The Q&A Archives: Sedum Staking

Question: Last year my Sedum Autumn Joy was so big (only the second year for it) that it immediately toppled over when in bloom. What kind of support stucture can I put on it now, just as it is starting to grow to avoid this in the Fall?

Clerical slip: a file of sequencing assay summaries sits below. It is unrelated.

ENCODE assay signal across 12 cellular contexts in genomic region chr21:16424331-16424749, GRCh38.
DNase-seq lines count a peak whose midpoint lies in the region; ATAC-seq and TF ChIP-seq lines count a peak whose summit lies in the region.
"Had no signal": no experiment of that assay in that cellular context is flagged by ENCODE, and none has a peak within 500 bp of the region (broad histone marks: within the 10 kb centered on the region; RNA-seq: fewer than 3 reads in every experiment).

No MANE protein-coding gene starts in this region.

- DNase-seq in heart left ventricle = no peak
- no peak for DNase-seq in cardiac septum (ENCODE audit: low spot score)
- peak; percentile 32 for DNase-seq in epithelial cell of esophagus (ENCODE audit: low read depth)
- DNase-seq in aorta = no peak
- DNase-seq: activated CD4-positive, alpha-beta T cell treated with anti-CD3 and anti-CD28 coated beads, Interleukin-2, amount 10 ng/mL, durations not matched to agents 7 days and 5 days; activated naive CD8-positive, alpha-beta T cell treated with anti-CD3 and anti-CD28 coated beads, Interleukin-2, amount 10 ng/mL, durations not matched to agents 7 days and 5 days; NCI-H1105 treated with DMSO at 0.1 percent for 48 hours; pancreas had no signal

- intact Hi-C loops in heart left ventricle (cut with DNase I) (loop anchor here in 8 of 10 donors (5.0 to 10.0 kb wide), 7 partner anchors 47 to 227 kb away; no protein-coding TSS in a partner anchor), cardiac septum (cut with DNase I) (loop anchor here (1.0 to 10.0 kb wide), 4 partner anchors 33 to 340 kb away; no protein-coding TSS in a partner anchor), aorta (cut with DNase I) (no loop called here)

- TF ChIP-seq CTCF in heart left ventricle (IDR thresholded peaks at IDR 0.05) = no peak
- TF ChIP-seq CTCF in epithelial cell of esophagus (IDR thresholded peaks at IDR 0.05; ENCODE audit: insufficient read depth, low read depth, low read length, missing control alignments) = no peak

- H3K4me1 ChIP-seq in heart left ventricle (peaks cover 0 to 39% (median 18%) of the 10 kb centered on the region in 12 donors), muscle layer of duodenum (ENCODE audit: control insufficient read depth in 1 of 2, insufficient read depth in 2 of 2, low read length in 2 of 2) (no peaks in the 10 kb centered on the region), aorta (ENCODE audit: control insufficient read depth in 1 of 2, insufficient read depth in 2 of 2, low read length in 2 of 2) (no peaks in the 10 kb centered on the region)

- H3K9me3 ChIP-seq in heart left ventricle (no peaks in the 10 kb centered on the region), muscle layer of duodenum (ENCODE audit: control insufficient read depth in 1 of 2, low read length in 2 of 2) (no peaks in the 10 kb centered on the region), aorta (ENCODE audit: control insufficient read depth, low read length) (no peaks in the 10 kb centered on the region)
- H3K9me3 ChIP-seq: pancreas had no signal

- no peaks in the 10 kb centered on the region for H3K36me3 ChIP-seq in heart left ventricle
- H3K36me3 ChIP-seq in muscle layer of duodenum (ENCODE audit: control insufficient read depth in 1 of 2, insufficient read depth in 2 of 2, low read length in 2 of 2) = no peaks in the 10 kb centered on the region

Answer: There are several reasons for why this would happen. Possibly the most common is over fertilizing or overly rich soil causing overly succulent soft growth incapable of supporting itself. Another common reason is that the plant needs to be divided, although this would be unlikely after only a year or two unless you had planted a very large plant to begin with. Next would be too much shade or too little sun, causing the plant to be spindly and reach for the available light and possibly topple over as a result. You could try any fine tuning as indicated by the above, or, as a last resort, pinch back the tips of the plant when it is about four inches tall and see if that will make it bushier. You could also, if it is truly a large plant, try growing it up through the round mesh support that is traditionally called a peony ring or fashion one of your own out of large wire mesh and several stakes or even by winding criss crossing strings among several stakes set at the perimeter of the plant at about half the anticipated height. Staking really should not be necessary for this plant, however.

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